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Probable transmission of coxsackie B3 virus from human to chimpanzee, Denmark.

Nielsen SC, Mourier T, Baandrup U, Søland TM, Bertelsen MF, Gilbert MT, Nielsen LP - Emerging Infect. Dis. (2012)

Bottom Line: In 2010, a chimpanzee died at Copenhagen Zoo following an outbreak of respiratory disease among chimpanzees in the zoo.Identification of coxsackie B3 virus, a common human pathogen, as the causative agent, and its severe manifestation, raise questions about pathogenicity and transmissibility among humans and other primates.

View Article: PubMed Central - PubMed

Affiliation: University of Copenhagen, Copenhagen, Denmark. s.abelnielsen@gmail.com

ABSTRACT
In 2010, a chimpanzee died at Copenhagen Zoo following an outbreak of respiratory disease among chimpanzees in the zoo. Identification of coxsackie B3 virus, a common human pathogen, as the causative agent, and its severe manifestation, raise questions about pathogenicity and transmissibility among humans and other primates.

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Related in: MedlinePlus

Postmortem tissue sections from chimpanzee with coxsackie virus B infection, Denmark. A) Myocardial section showing artifacts of freezing and a diffuse lymphocytic infiltration. Scale bar = 80 µm. B) Myocytic degeneration (arrows) is evident. Scale bar = 40 µm. C) CD3 marker reaction showing T lymphocytes. Scale bar = 40 µm.
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Figure 1: Postmortem tissue sections from chimpanzee with coxsackie virus B infection, Denmark. A) Myocardial section showing artifacts of freezing and a diffuse lymphocytic infiltration. Scale bar = 80 µm. B) Myocytic degeneration (arrows) is evident. Scale bar = 40 µm. C) CD3 marker reaction showing T lymphocytes. Scale bar = 40 µm.

Mentions: Postmortem examination revealed marked hepatic congestion and mild congestion of the small intestine. The heart was flaccid, and pale streaks were observed in the myocardium. On histographic examination, the lungs showed mild mononuclear interstitial infiltration, and there was marked infiltration in the myocardium consisting mainly of CD3 positive T lymphocytes mixed with a few granulocytes. In addition, multifocal severe myonecrosis was observed; cardiac myocytes were completely engulfed by inflammatory cells (Figure 1).


Probable transmission of coxsackie B3 virus from human to chimpanzee, Denmark.

Nielsen SC, Mourier T, Baandrup U, Søland TM, Bertelsen MF, Gilbert MT, Nielsen LP - Emerging Infect. Dis. (2012)

Postmortem tissue sections from chimpanzee with coxsackie virus B infection, Denmark. A) Myocardial section showing artifacts of freezing and a diffuse lymphocytic infiltration. Scale bar = 80 µm. B) Myocytic degeneration (arrows) is evident. Scale bar = 40 µm. C) CD3 marker reaction showing T lymphocytes. Scale bar = 40 µm.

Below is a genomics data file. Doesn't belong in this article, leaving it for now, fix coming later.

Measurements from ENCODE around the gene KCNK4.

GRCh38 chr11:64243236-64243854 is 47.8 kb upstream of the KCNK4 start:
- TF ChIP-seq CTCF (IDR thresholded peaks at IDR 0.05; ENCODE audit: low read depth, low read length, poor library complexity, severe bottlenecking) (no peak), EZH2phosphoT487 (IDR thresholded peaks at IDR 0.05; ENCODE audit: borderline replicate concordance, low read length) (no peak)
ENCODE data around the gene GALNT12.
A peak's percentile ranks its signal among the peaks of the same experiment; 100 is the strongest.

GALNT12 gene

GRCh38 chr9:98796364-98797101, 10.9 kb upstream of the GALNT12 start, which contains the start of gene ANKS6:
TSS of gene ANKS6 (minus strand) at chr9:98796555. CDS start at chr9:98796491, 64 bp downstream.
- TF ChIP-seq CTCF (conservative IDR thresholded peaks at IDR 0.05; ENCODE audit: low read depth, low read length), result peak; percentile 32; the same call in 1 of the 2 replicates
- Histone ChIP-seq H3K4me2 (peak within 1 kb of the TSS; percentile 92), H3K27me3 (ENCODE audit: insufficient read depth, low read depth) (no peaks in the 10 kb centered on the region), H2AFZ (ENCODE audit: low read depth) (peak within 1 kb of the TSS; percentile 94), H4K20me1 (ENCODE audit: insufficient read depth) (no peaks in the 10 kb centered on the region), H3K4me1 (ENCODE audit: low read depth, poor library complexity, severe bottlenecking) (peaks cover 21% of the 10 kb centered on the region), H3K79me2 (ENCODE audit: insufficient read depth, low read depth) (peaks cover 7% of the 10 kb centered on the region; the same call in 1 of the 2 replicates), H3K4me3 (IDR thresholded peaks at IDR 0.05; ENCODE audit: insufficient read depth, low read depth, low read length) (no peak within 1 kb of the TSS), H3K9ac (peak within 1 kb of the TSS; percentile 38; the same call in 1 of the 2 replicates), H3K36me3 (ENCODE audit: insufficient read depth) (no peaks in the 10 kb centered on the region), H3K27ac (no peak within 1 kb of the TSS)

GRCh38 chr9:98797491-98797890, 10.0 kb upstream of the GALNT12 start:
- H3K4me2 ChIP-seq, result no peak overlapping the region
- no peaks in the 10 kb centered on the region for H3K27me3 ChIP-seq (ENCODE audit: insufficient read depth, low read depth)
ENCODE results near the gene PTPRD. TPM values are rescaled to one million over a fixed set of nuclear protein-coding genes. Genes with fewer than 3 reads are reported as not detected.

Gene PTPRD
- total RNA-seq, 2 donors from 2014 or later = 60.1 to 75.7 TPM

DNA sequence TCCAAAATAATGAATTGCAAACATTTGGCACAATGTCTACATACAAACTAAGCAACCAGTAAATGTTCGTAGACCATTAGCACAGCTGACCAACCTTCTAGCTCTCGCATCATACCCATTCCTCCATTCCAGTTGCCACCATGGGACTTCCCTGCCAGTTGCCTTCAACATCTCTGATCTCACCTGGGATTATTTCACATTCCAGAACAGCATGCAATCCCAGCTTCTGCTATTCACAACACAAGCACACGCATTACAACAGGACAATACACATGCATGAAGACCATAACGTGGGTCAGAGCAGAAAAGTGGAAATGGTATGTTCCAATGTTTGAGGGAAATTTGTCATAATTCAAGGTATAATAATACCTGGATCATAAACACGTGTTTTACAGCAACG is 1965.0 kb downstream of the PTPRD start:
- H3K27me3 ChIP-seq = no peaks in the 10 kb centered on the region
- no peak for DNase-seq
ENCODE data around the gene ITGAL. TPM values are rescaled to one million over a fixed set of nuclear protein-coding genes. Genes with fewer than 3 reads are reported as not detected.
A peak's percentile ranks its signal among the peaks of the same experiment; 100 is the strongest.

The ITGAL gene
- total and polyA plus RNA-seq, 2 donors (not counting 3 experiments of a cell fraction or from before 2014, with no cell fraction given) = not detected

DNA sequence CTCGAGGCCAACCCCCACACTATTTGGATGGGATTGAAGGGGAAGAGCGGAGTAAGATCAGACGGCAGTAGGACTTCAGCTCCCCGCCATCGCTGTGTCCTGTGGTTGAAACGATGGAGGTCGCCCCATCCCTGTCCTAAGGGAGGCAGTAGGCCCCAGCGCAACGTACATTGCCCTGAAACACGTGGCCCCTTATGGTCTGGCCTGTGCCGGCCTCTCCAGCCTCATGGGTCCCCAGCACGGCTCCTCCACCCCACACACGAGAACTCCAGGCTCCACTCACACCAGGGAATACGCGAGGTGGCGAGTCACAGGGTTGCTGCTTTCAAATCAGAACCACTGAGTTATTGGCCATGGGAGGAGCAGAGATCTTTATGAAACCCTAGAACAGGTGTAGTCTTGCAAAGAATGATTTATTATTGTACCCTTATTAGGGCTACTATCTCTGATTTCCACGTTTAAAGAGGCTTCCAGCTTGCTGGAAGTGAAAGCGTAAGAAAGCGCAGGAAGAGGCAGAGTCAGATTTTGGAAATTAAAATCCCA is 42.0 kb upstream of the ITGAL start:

© Copyright Policy
Related In: Results  -  Collection

Show All Figures
getmorefigures.php?uid=PMC3376799&req=5

Figure 1: Postmortem tissue sections from chimpanzee with coxsackie virus B infection, Denmark. A) Myocardial section showing artifacts of freezing and a diffuse lymphocytic infiltration. Scale bar = 80 µm. B) Myocytic degeneration (arrows) is evident. Scale bar = 40 µm. C) CD3 marker reaction showing T lymphocytes. Scale bar = 40 µm.
Mentions: Postmortem examination revealed marked hepatic congestion and mild congestion of the small intestine. The heart was flaccid, and pale streaks were observed in the myocardium. On histographic examination, the lungs showed mild mononuclear interstitial infiltration, and there was marked infiltration in the myocardium consisting mainly of CD3 positive T lymphocytes mixed with a few granulocytes. In addition, multifocal severe myonecrosis was observed; cardiac myocytes were completely engulfed by inflammatory cells (Figure 1).

Bottom Line: In 2010, a chimpanzee died at Copenhagen Zoo following an outbreak of respiratory disease among chimpanzees in the zoo.Identification of coxsackie B3 virus, a common human pathogen, as the causative agent, and its severe manifestation, raise questions about pathogenicity and transmissibility among humans and other primates.

View Article: PubMed Central - PubMed

Affiliation: University of Copenhagen, Copenhagen, Denmark. s.abelnielsen@gmail.com

ABSTRACT
In 2010, a chimpanzee died at Copenhagen Zoo following an outbreak of respiratory disease among chimpanzees in the zoo. Identification of coxsackie B3 virus, a common human pathogen, as the causative agent, and its severe manifestation, raise questions about pathogenicity and transmissibility among humans and other primates.

Show MeSH
Related in: MedlinePlus